Winter is an excellent time to find ducks, geese, and swans. Ducks are actively seeking to stay warm by finding open patches of water to feed, so they are easy to see, and are great birds to show kids or novice birders. And now waterfowl are pairing up and mating, so they are in their prime plumage. The best spots on winter days are ponds and the edges of open lakes and reservoirs, where ducks congregate and feel safe in larger numbers.
Ducks molt twice each year — after nesting in the spring and again in the late-fall or early winter. At this time, males (drakes) will be sporting flashy plumages, many species showing strong black and white patterns, and females (hens) are a softer mixture of brown patterns.
At a distance, most ducks can be accurately identified by looking at a couple of things:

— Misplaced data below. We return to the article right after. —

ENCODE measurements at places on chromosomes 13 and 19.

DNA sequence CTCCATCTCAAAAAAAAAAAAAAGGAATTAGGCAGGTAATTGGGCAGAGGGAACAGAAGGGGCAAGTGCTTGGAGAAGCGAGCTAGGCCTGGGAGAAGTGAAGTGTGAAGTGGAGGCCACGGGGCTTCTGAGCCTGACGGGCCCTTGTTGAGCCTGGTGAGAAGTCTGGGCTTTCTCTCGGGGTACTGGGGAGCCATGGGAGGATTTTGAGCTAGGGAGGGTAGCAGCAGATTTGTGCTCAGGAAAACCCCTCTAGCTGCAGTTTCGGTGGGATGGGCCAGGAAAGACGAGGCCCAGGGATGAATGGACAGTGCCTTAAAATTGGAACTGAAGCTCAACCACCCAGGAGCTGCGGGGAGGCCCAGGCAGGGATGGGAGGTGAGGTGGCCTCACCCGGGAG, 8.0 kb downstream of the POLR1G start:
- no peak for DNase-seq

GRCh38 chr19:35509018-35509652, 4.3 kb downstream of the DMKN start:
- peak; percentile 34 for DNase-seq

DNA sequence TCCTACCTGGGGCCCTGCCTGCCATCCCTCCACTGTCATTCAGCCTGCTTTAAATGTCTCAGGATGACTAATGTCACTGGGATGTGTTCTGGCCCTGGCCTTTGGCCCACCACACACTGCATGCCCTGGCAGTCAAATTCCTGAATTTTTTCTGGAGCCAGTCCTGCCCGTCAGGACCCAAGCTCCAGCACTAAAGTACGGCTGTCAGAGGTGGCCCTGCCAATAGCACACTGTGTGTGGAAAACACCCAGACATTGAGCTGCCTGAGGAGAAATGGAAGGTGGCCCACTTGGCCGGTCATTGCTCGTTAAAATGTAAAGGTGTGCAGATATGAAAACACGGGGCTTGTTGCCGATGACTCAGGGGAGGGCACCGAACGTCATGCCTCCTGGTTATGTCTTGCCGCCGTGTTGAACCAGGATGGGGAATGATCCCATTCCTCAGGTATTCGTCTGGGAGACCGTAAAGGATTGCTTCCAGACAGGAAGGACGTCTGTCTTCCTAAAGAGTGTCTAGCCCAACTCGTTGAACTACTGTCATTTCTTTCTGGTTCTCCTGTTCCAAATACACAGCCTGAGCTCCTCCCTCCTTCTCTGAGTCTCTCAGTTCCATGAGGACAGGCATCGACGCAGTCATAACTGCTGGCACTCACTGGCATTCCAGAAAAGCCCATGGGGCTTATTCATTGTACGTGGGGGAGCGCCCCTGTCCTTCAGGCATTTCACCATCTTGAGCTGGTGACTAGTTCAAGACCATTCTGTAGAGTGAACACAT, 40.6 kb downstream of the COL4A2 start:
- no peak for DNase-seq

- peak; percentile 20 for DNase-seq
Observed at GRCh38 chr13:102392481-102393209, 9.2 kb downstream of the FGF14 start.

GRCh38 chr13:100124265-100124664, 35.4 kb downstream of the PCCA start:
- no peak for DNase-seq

1 — viewing the size and shape of the bill. Mallards have yellow bills. Other species may have blue, orange, red, or black bills which may be smaller or much larger than a Mallard’s.
2 –– looking for patterns of white — which is often the easiest way to identify different species. For example, if there is a round white patch at the base of the bill and the bird has a mostly white body, then it is a goldeneye. Same white body, but smaller and with a white patch on the back of the head is a Bufflehead. A Green-winged Teal only has white on a “spur” running up along the front side of his breast. Open a field guide and notice where the white is on the duck in front of you — it will help you make correct identifications faster in the field. This article from Cornell Lab of Ornithology gives a full description of how to use white in waterfowl identification.
Flying birds can be difficult to identify, but stay on them until they land, and identification will become easier as you practice.